Win or Lose, the Key to the Raiders’ Identity is Found in the Parking Lot
Nothing says Oakland like chilling and grilling at the Coliseum on a Raiders game day.
The parking lot parties on game day are legendary, with grills sizzling and beer tops popping. Ricky Willis, second from left above, pauses from the domino game.
Photos by Stephen Texeira
For die-hard Raider fans, Game Day actually begins on Wednesday or so. First, there’s the marinating of the steaks. Then there’s the preparation of silver face paint and glue spray. And then the mixing of the margarita vats. And finally, the menu coordination with friends and family that would impress even the most seasoned NFL line coach.
“I can’t sleep the night before,” said Bart Greathouse, a butcher shop manager from Fairfield who’s tailgated in the same spot at the Coliseum parking lot since 2004 (yes, that means he often camps out the night before). “It’s exciting,” Greathouse said. “It’s a celebration. That’s why I became a manager—so I’d never have to work Sundays and miss this.”
For the NFL’s most passionate, loyal, and colorful fans, tailgating is not just a way to kill time before the game. It’s Mardi Gras, Christmas, and a family reunion rolled into one jubilant afternoon, a joyous blur of barbecue smoke and cold Corona that has very little to do with actual football and a lot to do with love.
At a recent game this fall, thousands of the faithful packed the Coliseum parking lot a good six hours before kickoff. There were tents and flags, gas grills, and music; kids tossing footballs, and grandmas spooning out potato salad. There were guys in wigs and face paint, school buses customized in silver and black, “’95ers” who’ve had season tickets since the team returned from Los Angeles, and a plethora of Kenny Stabler jerseys in tribute to the late, great Snake.
Strangers shared tacos. Old friends reminisced about Fred Biletnikoff, Dave Casper, Jack Tatum, and Otis Sistrunk. And the whole scene was mercifully free of corporate logos.
Jose Maldonado’s family, a group of about 18, was enjoying steak tacos and homemade salsa so fresh, so well-seasoned, so perfectly prepared they would have passed muster with Oakland’s most discriminating food mavens.
“We don’t see each other very often, so this is how we get together,” said Maldonado, a Richmond resident and student at Contra Costa College. “My uncle does the cooking. You know what they say: If the cook’s in a good mood, the food is delicious. Well, today he’s here to win.”
Maldonado’s uncle, Oliver Rodriguez, a warehouse manager from San Pablo, shrugged modestly and said his culinary secret is nothing more than Lawry’s salt. For him, the highlight isn’t the food; it’s family.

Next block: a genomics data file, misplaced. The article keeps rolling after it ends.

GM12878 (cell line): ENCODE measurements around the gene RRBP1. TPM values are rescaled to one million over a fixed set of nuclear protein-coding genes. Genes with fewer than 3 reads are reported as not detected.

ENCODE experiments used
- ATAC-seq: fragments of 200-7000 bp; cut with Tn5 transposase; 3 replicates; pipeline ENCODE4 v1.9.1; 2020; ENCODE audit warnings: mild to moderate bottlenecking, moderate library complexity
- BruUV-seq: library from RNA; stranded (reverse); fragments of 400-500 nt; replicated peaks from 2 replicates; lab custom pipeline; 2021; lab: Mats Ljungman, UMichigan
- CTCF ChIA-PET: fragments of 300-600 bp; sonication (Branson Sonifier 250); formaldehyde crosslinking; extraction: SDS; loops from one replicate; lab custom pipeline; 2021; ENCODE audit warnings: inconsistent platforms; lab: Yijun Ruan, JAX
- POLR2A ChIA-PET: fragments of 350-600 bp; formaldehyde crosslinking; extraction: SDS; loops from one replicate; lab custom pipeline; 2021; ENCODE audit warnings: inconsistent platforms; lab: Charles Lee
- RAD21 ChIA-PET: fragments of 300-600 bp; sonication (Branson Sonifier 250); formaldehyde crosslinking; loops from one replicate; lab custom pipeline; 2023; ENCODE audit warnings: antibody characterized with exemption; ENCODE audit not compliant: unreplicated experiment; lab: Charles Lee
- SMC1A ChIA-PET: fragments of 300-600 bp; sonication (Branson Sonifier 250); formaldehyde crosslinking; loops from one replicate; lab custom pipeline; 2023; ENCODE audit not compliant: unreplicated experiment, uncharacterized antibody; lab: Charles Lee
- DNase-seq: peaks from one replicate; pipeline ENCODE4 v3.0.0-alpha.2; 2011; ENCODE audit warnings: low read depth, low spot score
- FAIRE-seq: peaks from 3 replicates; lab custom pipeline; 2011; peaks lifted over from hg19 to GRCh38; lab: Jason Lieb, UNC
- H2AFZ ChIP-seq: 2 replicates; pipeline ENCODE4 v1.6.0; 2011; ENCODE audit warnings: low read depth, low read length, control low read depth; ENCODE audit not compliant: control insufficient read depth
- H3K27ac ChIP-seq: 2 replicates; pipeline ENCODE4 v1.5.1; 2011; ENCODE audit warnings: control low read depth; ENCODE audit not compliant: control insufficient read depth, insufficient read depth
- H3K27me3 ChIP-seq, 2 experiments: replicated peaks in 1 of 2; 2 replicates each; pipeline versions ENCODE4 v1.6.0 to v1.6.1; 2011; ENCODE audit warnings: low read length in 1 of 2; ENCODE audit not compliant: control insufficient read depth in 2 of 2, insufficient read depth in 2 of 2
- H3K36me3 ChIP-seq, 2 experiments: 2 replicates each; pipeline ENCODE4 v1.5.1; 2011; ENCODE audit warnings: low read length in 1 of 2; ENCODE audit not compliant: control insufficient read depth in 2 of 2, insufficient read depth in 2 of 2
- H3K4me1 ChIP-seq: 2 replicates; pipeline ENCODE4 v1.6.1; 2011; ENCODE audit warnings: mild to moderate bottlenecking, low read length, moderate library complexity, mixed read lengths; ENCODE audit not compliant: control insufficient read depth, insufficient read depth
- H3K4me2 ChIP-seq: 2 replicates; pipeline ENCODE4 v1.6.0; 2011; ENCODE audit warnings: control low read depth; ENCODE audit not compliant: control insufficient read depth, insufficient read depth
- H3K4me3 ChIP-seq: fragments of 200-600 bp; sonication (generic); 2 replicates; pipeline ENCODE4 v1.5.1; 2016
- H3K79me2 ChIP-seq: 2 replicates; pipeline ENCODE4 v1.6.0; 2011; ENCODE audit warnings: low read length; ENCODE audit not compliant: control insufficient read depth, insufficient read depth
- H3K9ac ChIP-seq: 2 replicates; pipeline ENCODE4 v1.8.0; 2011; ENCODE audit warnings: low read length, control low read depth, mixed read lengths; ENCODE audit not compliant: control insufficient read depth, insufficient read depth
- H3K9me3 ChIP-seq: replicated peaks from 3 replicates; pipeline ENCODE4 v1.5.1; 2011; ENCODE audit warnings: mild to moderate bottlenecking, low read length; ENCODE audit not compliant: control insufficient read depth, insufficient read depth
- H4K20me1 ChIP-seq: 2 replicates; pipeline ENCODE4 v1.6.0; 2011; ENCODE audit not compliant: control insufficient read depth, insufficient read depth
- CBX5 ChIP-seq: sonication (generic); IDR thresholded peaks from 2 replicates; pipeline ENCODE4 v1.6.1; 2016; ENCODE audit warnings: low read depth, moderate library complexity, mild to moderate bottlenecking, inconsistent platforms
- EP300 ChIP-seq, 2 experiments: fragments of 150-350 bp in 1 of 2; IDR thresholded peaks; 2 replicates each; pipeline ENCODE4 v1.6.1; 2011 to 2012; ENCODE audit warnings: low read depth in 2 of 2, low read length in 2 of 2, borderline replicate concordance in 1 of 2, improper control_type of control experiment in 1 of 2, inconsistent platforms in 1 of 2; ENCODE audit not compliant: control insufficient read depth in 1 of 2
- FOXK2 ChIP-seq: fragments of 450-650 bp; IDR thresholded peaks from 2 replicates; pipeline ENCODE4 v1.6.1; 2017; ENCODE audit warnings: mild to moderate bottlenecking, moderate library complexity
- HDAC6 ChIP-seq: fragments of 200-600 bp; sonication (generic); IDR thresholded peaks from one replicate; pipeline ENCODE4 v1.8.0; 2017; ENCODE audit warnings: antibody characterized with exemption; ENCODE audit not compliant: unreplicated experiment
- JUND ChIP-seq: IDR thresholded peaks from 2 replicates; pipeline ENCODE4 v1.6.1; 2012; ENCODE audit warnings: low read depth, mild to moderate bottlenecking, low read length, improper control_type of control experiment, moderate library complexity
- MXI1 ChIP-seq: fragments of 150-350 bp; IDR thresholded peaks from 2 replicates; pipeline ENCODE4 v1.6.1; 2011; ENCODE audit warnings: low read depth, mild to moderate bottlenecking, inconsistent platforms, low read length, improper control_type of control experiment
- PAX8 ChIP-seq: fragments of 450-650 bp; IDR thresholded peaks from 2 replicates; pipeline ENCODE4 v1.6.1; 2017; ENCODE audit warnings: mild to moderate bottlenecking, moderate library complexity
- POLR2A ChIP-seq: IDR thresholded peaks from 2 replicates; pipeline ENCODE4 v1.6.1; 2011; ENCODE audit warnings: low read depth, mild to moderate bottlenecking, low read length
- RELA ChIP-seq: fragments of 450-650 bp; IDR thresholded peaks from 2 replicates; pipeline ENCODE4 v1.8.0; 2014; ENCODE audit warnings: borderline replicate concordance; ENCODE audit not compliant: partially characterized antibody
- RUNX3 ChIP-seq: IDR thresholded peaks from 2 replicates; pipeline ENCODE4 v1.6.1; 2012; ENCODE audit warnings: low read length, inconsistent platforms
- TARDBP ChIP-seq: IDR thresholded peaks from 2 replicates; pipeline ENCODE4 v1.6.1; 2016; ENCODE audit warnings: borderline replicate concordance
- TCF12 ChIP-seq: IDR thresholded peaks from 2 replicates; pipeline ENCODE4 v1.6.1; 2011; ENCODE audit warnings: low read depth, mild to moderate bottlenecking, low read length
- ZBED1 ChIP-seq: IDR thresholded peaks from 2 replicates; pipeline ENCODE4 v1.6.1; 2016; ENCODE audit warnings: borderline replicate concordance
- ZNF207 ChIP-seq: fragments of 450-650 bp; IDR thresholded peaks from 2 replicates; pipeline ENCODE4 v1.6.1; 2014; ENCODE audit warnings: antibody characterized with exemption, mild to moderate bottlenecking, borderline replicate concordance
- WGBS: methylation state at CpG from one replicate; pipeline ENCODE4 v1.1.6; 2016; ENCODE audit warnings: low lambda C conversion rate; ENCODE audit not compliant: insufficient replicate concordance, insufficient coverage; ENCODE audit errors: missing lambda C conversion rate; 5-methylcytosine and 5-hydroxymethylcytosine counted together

“We’ve been doing this a long time,” he said. “We drink a few beers, we watch the game, we have fun. It’s part of my life. Every week, we can’t wait.”
Cheryl Santos and her pals from Manteca were enjoying rib-eye steak and a lemonade-vodka concoction that made them all very happy.
“I was born a Raider fan,” she said. “My mom was an original Raiderette. My dad, well, I’d call him an aggressive Raiders fan. My mom’s more a passive-aggressive fan.”
Just around the corner, Dr. Death was making his rounds. Dr. Death, aka Ray Perez of West Sacramento, was in a black wig, silver hardhat affixed with what appear to be knives, and painstakingly applied Broadway-quality silver-and-black face paint. On game days, he wanders the Coliseum parking lot, posing for pictures and communing with the faithful.
“It’s a privilege for me,” he said. “The Raider emblem is like our family crest. For people who wear these colors, it’s like a unification under one symbol. We become a family.”
He’s got the face-paint routine down to about 20 minutes, and to keep it from running he coats it with glue spray.
“When we played the Chiefs last year in the pouring rain, I didn’t get touched,” he said. “The only problem is getting it off. I use soap and water, but the next day it looks like I’m wearing ‘guy-liner.’ ”
The Raider Nation is so welcoming and friendly that even a group of what appeared to be 49er fans were right at home.
Kerry and Margie Murphy, winery owners from Orinda, and their friends Ginny and Davis Freeman of San Francisco were seated at a tidy card table complete with tablecloth, chicken, and sautéed green beans, and several bottles of Chardonnay: a tableau straight out of Sunset magazine.
Upon questioning, however, they made it abundantly clear they are anything but 49er fans.
“I had season tickets at Frank Youell Field,” Kerry Murphy said, referring to the Raiders’ stadium from 1962-65 at the present-day site of Laney College, while the Coliseum was being built. “I remember when Dan Birdwell worked at a gas station in Alameda in the off-season,” Murphy said, referring to the Raiders defensive lineman in the 1960s. “I was blessed to be born in Oakland, and I’ve always been a Raiders fan. They’re won so many championships, and done so well on a low budget. It’s just a great team.”
His wife is a good sport about the whole thing. “I just hope I don’t die when there’s a Raiders game because no one’ll come to my funeral,” she said with a laugh.
Wayne Deboe’s love of the Raiders also dates to the Frank Youell Field days. A native of West Oakland, Deboe is at every game, accompanied by about 30 family and friends, and even travels to select away games—in Cleveland, no less.
“I have a lot of pride in the city of Oakland,” he said, as he surveyed the smothered steak, mashed potatoes, greens, and cornbread; the old friends laughing and talking; and the sea of silver and black before him. “I’ve done a lot of traveling, and I don’t think there’s any fans anywhere greater than Raider fans.”